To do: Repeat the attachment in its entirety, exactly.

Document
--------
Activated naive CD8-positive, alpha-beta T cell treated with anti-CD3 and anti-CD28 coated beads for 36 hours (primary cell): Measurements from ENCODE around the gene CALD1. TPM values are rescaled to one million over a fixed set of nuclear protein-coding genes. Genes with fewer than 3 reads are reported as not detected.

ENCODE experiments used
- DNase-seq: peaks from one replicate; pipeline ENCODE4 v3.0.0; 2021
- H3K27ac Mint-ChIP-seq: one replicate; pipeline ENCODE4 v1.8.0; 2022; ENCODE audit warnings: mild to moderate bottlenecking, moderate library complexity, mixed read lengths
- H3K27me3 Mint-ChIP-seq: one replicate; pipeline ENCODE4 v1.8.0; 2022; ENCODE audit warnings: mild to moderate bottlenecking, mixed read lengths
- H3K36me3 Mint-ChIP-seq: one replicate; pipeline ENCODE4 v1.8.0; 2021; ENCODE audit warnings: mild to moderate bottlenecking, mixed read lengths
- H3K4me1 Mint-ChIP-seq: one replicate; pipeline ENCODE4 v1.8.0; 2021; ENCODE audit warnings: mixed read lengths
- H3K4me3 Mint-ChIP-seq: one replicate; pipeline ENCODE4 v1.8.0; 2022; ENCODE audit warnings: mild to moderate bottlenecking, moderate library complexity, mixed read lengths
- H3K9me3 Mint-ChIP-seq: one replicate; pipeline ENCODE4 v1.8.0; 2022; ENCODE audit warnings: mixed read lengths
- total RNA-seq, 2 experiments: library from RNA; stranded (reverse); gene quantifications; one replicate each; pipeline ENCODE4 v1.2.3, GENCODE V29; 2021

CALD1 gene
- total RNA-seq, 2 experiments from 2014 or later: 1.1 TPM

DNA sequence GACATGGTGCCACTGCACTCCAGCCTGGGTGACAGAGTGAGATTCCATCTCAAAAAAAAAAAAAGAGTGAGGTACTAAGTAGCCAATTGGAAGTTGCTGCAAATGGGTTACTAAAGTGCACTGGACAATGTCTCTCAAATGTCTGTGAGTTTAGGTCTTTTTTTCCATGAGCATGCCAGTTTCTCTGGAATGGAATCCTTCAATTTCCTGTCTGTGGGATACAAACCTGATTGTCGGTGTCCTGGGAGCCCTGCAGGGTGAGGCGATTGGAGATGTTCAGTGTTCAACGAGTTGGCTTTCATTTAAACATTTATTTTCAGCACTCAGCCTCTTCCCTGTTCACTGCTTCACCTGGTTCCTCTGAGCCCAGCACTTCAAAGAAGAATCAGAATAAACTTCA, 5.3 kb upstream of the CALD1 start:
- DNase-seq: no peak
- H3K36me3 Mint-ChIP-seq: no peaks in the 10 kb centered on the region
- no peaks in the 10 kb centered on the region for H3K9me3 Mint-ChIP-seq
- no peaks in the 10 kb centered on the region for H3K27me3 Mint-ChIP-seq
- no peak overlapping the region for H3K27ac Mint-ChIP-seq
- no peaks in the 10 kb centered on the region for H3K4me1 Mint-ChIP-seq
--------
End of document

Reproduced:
Activated naive CD8-positive, alpha-beta T cell treated with anti-CD3 and anti-CD28 coated beads for 36 hours (primary cell): Measurements from ENCODE around the gene CALD1. TPM values are rescaled to one million over a fixed set of nuclear protein-coding genes. Genes with fewer than 3 reads are reported as not detected.

ENCODE experiments used
- DNase-seq: peaks from one replicate; pipeline ENCODE4 v3.0.0; 2021
- H3K27ac Mint-ChIP-seq: one replicate; pipeline ENCODE4 v1.8.0; 2022; ENCODE audit warnings: mild to moderate bottlenecking, moderate library complexity, mixed read lengths
- H3K27me3 Mint-ChIP-seq: one replicate; pipeline ENCODE4 v1.8.0; 2022; ENCODE audit warnings: mild to moderate bottlenecking, mixed read lengths
- H3K36me3 Mint-ChIP-seq: one replicate; pipeline ENCODE4 v1.8.0; 2021; ENCODE audit warnings: mild to moderate bottlenecking, mixed read lengths
- H3K4me1 Mint-ChIP-seq: one replicate; pipeline ENCODE4 v1.8.0; 2021; ENCODE audit warnings: mixed read lengths
- H3K4me3 Mint-ChIP-seq: one replicate; pipeline ENCODE4 v1.8.0; 2022; ENCODE audit warnings: mild to moderate bottlenecking, moderate library complexity, mixed read lengths
- H3K9me3 Mint-ChIP-seq: one replicate; pipeline ENCODE4 v1.8.0; 2022; ENCODE audit warnings: mixed read lengths
- total RNA-seq, 2 experiments: library from RNA; stranded (reverse); gene quantifications; one replicate each; pipeline ENCODE4 v1.2.3, GENCODE V29; 2021

CALD1 gene
- total RNA-seq, 2 experiments from 2014 or later: 1.1 TPM

DNA sequence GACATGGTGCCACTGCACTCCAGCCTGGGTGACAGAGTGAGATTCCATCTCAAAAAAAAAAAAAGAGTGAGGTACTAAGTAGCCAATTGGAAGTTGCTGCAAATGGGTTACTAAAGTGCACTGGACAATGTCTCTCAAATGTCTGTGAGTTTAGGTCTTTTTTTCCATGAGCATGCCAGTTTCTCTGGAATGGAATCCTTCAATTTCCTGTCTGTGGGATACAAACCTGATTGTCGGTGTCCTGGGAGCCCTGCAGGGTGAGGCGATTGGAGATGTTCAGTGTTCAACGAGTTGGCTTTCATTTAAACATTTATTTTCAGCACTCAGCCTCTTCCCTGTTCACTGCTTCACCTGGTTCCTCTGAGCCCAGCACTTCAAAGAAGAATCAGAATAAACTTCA, 5.3 kb upstream of the CALD1 start:
- DNase-seq: no peak
- H3K36me3 Mint-ChIP-seq: no peaks in the 10 kb centered on the region
- no peaks in the 10 kb centered on the region for H3K9me3 Mint-ChIP-seq
- no peaks in the 10 kb centered on the region for H3K27me3 Mint-ChIP-seq
- no peak overlapping the region for H3K27ac Mint-ChIP-seq
- no peaks in the 10 kb centered on the region for H3K4me1 Mint-ChIP-seq